On brands, sponsorship and home turf
There’s kind of an unspoken rule in the Irish fashion industry – and maybe in Ireland as a whole – that we don’t bitch about each other. Y’know: we support each other. We like to buy Irish; we like it …
There’s kind of an unspoken rule in the Irish fashion industry – and maybe in Ireland as a whole – that we don’t bitch about each other. Y’know: we support each other. We like to buy Irish; we like it when Irish brands and people do well; and, especially within this kind of industry, we’re quite scared that if we wax critical about brands, PR companies* or people, we won’t be hired / considered to work with / sit beside / share oxygen with them again. But this kind of industry stagnates. Without constructive criticism, we can’t grow – and without constructive criticism, we can’t learn to constructively critique ourselves.
I thought about all this when I took a look at the Glamourai’s post on Fashion’s Night Out (an endeavour, and its severe lacking in the Irish scene, that merits a post entirely of its own). Kelly Framel, aka the Glamourai, went to a True Religion store to host a Fashion’s Night Out event with readers and customers, not in and of itself a particularly extraordinary exercise in PR.
What was interesting about her collaboration with the brand, and subsequent post about it, was the fact that she wasn’t wearing head to toe True Religion. This may seem a simplistic distinction, but, nine times out of 10 (in my experience), a brand that is paying for a collaboration (and Framel is one of the US’s – and probably the world’s – highest paid bloggers) will expect the stylist, blogger or journalist in question to be decked out in that brand, head to toe.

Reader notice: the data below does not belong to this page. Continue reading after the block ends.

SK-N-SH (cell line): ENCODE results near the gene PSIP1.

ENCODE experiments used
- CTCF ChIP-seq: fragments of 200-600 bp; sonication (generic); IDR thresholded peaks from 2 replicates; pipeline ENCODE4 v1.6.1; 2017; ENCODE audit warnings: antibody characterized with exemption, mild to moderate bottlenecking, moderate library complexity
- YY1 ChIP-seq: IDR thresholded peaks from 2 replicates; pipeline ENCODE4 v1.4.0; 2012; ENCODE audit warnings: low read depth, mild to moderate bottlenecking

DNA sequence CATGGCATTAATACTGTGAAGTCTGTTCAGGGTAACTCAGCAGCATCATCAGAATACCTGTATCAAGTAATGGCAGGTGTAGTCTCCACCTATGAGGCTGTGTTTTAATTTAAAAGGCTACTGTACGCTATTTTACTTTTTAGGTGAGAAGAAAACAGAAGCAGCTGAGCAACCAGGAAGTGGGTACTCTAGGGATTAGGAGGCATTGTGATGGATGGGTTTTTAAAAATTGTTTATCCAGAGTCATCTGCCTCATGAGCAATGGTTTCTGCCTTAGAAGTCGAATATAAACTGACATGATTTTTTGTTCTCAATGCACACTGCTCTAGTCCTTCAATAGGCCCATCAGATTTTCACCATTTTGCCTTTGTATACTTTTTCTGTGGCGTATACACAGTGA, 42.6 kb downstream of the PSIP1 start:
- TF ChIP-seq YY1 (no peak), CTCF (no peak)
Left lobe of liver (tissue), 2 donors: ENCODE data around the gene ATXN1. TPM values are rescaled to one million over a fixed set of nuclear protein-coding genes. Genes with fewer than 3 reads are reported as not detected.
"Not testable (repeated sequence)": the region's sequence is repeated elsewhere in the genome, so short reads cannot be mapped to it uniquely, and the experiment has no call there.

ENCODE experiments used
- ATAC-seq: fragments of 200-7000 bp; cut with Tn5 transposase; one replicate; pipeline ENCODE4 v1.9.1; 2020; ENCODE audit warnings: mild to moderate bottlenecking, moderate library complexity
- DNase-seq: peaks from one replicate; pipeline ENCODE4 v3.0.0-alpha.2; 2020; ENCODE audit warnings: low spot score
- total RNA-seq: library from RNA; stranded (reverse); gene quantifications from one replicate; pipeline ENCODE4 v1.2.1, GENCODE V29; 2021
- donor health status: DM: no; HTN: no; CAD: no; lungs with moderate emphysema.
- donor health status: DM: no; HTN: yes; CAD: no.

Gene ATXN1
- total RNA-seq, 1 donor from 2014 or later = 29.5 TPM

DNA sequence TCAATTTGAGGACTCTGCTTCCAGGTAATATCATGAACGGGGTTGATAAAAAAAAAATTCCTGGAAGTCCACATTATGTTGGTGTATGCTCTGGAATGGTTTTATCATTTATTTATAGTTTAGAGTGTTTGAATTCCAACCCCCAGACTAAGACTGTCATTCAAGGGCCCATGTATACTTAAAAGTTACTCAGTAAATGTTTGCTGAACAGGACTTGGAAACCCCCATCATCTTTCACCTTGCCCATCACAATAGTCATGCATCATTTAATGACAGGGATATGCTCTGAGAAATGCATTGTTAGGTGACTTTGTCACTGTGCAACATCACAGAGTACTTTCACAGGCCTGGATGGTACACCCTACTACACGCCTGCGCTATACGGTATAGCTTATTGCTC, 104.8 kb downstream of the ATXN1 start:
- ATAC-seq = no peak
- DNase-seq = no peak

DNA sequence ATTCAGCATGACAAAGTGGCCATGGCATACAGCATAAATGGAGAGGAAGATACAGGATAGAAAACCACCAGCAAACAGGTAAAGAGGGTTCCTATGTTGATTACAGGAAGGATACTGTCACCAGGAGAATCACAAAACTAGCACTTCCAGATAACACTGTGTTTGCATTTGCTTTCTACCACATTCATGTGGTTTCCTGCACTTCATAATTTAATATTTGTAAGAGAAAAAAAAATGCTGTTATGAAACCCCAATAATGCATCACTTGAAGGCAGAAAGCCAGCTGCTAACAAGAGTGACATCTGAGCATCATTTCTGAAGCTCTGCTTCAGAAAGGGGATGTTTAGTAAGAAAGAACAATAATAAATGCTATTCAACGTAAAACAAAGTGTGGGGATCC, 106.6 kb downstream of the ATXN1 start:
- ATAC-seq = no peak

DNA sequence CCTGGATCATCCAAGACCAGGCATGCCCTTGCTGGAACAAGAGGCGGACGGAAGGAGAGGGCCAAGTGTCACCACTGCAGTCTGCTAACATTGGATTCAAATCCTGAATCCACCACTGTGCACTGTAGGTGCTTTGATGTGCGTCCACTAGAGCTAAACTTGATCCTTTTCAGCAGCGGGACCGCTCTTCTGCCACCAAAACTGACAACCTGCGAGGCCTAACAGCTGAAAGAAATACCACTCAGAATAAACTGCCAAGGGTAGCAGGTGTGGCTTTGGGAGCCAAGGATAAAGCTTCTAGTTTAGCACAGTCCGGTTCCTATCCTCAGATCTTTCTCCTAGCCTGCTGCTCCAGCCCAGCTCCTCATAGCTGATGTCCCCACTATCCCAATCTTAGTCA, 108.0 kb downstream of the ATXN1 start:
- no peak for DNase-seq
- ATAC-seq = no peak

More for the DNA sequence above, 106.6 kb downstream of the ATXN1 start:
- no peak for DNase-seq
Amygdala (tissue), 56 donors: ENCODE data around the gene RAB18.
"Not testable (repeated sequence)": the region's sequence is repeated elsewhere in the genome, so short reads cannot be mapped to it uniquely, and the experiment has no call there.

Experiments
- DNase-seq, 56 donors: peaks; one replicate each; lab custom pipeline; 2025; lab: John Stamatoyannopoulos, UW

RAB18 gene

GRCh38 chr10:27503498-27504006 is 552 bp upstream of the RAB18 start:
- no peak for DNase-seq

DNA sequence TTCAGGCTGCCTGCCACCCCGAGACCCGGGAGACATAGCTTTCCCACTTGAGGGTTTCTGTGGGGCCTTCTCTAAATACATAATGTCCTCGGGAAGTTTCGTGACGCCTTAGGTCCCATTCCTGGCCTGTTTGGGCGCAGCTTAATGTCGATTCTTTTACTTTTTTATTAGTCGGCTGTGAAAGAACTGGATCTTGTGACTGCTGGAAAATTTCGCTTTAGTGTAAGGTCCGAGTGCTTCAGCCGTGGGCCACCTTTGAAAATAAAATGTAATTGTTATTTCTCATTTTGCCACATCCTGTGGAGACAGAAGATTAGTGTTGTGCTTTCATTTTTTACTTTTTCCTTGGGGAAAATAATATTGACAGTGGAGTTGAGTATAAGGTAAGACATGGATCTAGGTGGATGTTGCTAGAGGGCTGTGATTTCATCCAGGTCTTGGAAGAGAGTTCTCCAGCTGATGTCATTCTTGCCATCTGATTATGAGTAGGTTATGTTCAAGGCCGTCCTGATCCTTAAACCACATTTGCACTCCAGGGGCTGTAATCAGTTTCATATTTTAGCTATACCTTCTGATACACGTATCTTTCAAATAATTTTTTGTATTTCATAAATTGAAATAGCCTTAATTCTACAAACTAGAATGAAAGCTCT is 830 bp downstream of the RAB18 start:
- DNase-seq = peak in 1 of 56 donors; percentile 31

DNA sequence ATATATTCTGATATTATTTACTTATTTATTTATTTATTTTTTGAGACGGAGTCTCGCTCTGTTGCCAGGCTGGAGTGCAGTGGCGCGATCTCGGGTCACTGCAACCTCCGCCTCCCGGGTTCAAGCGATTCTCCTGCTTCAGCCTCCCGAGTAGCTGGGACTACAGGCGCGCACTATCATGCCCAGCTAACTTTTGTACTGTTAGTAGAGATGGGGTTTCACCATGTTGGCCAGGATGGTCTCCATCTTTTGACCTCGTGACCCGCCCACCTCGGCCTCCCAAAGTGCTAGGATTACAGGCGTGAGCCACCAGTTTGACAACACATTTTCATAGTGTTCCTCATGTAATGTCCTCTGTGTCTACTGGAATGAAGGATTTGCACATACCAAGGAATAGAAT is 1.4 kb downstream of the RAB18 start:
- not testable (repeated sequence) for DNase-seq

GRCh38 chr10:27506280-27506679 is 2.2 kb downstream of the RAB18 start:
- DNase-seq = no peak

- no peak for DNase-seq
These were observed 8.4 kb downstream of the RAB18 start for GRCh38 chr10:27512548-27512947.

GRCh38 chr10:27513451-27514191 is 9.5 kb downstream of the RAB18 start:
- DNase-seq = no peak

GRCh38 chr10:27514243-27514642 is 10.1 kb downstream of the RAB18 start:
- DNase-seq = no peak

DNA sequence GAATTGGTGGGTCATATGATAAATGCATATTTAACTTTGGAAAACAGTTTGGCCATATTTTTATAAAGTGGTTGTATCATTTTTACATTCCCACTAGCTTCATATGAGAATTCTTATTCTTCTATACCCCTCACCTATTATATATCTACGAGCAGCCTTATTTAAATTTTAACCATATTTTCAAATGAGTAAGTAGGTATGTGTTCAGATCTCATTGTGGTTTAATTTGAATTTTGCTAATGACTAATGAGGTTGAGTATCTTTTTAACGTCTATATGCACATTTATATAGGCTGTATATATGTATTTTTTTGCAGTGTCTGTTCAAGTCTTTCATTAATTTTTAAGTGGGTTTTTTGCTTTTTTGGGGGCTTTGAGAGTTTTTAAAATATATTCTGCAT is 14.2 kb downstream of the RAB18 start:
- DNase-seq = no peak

It’s something that I’ve battled with again and again – showing brands that by demanding 100 per cent brand loyalty they are losing out on a certain amount of credibility; a stylist wearing head to toe Dunnes (for example) during a Dunnes customer event will get a “yeah, of course she’s wearing Dunnes”. But a stylist wearing a Dunnes top with her own jeans and jacket will give the message that this brand can be incorporated into a very stylish person’s wardrobe and look good. It’s the difference between supporting and selling out, and I feel like it’s something the Irish industry doesn’t quite get yet.
* Despite our fears, Irish PRs are usually far better at taking criticism than their international counterparts. I recently had an altercation with a UK-based PR via email, when she accused me of “attacking” her brand by pointing out, on another blog, that they were, well, really quite rubbish at what they were doing – mediocre vintage-indie fare at a far higher price than, well, genuine vintage indie fare. When I told her, in so many words, that she was being ridiculous and that I would say what I wanted about her brand, she took the serious hump and has not contacted me from that good day to this.